The Goldilocks Playlist – Week 9 of @Spotify Discover Weekly

Spotify Discover Weekly 9

Well, hot damn! Did Spotify get it right or what? Week 9 nails it on so many fronts. It’s got great tunes almost across the board, plenty of variety and both old and new stuff I have never heard. There are five classic funk and soul tracks from the seventies, four great bands that are new to me, some loopy French pop and wild orchestral psychedelic folk from Korea. Let’s call this week the Goldilocks Playlist. It is just right.

Let’s get right to it.

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The list kicks off huge with Brigitte Bardot and Serge Gainsbourg in one of the greatest French pop duets, “Bonnie and Clyde” from 1968. Heavy guitars, crazy hiccuping backup vocals and the simmering vocal interplay between the two leads highlight this gem. The lyrics are based on a poem written by Bonnie Parker weeks before she and Clyde Barrow were gunned down.

Former indie rocker (Six Finger Satellite) John MacLean began dabbling in electronic music and joined former bandmate James Murphy on DFA records and began releasing records as The Juan MacLean. “Running Back to You comes from his 2014 release In a Dream. The slow electronic boogie features Nancy Whang on lead vocals.

New Jersey’s Family Portrait hail from the same circle as Real Estate, Beach Fossils and others. They trade in the same lo-fi garage pop and “Otherside” is a swell track from their 2011 eponymous debut.

Are there any bad Buzzcocks songs? At least not on their original 70s/80s records. The Buzzcocks delivered that manic pop thrill with just about every tune. “Everybody’s Happy Nowadays” was their first single of 1979 and you can find it on the bulletproof Singles Going Steady compilation.

The first Steely Dan album, 1972’s Can’t Buy a Thrill, is a minor masterpiece from a band that was just getting started. Lead singer Donald Fagen had stage fright and the band enlisted David Palmer to handle live performances. Palmer would be gone shortly after they recorded the album, but he left us the incredible “Dirty Work,” his only released studio performance.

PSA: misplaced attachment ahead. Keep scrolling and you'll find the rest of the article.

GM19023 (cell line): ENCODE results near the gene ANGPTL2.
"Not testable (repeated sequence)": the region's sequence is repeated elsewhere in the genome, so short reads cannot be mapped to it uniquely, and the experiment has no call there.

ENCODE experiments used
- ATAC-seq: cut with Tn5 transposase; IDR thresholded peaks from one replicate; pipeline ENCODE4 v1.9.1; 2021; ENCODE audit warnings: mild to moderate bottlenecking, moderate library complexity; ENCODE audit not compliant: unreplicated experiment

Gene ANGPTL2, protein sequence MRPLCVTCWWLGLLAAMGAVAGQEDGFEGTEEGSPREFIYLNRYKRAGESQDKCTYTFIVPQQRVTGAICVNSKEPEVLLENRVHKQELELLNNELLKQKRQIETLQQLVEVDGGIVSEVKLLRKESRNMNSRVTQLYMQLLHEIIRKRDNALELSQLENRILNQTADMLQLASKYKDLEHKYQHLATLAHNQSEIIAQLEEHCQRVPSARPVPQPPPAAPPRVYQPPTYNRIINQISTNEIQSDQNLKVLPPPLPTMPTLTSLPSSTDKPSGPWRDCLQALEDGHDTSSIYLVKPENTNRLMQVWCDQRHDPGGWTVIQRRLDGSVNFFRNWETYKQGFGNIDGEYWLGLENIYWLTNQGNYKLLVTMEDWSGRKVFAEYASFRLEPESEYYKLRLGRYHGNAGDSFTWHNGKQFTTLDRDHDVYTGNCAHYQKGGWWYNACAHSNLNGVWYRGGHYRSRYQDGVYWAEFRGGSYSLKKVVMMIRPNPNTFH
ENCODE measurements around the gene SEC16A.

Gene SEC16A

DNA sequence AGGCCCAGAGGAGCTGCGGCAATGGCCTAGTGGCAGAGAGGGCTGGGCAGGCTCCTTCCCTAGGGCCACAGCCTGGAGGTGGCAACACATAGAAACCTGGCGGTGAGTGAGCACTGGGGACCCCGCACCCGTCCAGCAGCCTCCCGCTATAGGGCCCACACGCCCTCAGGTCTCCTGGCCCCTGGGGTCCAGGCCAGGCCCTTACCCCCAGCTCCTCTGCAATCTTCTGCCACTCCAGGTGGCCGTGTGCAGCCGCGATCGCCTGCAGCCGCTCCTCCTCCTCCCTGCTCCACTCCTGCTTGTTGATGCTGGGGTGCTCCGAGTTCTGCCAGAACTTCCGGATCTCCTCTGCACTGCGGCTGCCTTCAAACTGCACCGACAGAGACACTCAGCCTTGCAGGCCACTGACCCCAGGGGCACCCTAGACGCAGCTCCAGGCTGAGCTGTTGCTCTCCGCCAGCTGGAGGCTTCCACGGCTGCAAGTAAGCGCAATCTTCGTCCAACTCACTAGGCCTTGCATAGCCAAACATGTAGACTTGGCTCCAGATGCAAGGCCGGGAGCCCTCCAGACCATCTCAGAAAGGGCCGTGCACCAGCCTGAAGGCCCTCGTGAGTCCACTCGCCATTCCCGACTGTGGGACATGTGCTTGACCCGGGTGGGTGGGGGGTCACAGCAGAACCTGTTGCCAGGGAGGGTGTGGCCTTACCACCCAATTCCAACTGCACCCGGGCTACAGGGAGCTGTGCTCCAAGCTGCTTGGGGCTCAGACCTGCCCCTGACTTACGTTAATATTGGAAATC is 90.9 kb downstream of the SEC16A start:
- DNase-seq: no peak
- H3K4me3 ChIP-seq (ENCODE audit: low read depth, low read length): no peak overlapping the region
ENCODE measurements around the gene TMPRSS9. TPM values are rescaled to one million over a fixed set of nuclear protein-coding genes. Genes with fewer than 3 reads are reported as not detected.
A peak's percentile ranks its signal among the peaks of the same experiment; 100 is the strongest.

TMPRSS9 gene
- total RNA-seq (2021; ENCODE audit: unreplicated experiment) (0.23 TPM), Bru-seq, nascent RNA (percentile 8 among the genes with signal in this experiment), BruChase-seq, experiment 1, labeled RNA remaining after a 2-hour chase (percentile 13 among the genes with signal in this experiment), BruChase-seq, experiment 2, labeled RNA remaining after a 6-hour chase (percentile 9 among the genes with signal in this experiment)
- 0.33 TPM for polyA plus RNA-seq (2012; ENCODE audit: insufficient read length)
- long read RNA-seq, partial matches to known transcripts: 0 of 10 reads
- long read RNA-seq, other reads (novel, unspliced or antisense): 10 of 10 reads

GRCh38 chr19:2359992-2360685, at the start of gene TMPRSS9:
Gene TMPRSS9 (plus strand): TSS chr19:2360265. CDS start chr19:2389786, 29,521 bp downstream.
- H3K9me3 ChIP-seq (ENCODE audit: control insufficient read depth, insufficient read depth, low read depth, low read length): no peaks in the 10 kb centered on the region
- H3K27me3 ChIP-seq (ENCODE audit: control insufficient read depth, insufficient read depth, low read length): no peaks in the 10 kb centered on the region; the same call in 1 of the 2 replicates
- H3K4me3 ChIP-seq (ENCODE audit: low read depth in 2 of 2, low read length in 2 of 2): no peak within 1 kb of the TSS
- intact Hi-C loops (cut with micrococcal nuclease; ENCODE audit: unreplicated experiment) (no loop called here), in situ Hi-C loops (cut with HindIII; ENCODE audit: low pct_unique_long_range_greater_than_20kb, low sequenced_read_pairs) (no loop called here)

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Patto’s “The Man” showed up in an earlier Discover Weekly. This slow blues burner comes from the band’s debut album. Perhaps the most notable thing about Patto is drummer John Halsey showed up as Barry Womble in Neal Innes’ Beatles parody The Rutles.

The Moby Grape made one brilliant album in 1967 and were heralded as the next big thing. Superstardom proved elusive but they hung around for four more albums before calling it quits. Their third album, Moby Grape ’69, features a few standout tracks including the country rock crawler “I Am Not Willing.”

Since we’re talking country rock let’s turn to the band that arguably started it all. The Flying Burrito Brothers. Their 1969 debut, The Gilded Palace of Sin, went all in on country rock, from the Nudie suits on the cover to the killer tunes on both sides. “Christine’s Tune (Devil in Disguise)” is a scorcher that leads off side one.

Black Sabbath was known for their bone-crushing proto-metal and 1970s Paranoid was one ot their heaviest and loudest record. “Planet Caravan” was the one ultra-mellow exception with Ozzy’s processed vocals oozing out over producer Tom Allom’s piano and Tony Iommi’s jazzy guitar riffs.

Philly Soul pioneers Gamble and Huff first big hit was The Soul Survivors’ infectious 1967 smash, “Expressway to Your Heart.” Knowing they were on to a good thing, the band stuck with the formula and followed up with lesser hit, “Explosion in Your Soul.”

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Let us now praise Curtis Mayfield! Superfly is one of the finest soundtracks ever, plus it stands on its own as a classic album. Here we’ve got the title track in all its funky blaxploitation glory. It was Mayfield’s third studio album and it outgrossed the 1972 film. If you’ve never heard it, listen now!

One man band Abner Jay billed himself as “last working Southern black minstrel.” He traveled the South in a mobile home playing wherever folks would listen. “I’m So Depressed” comes from a posthumous collection and opens with some off-color jokes before he breaks into his wild outsider folk blues.

1972 found Stevie Wonder at the peak of his musical powers and Talking Book was a tour de force across the board. “Maybe Your Baby” is a slow churning funk workout defined by Stevie’s bubbling moog bass and Ray Parker Jr.’s (Ghostbusters) stinging guitar leads. Hot!

“Home” is the closing track from the third and final LCD Soundsystem album, 2010’s This Is Happening. The slowly percolating and lyrically introspective track is a great way for James Murphy to say goodbye.

Fly Golden Eagle’s “Tangible Intangible” from their second album, the double deluxe 26 track Quartz, is all slinky psychedelic with high lonesome vocals. These guys are from Nashville and brand new to me. They’ve got my attention and I want to hear more.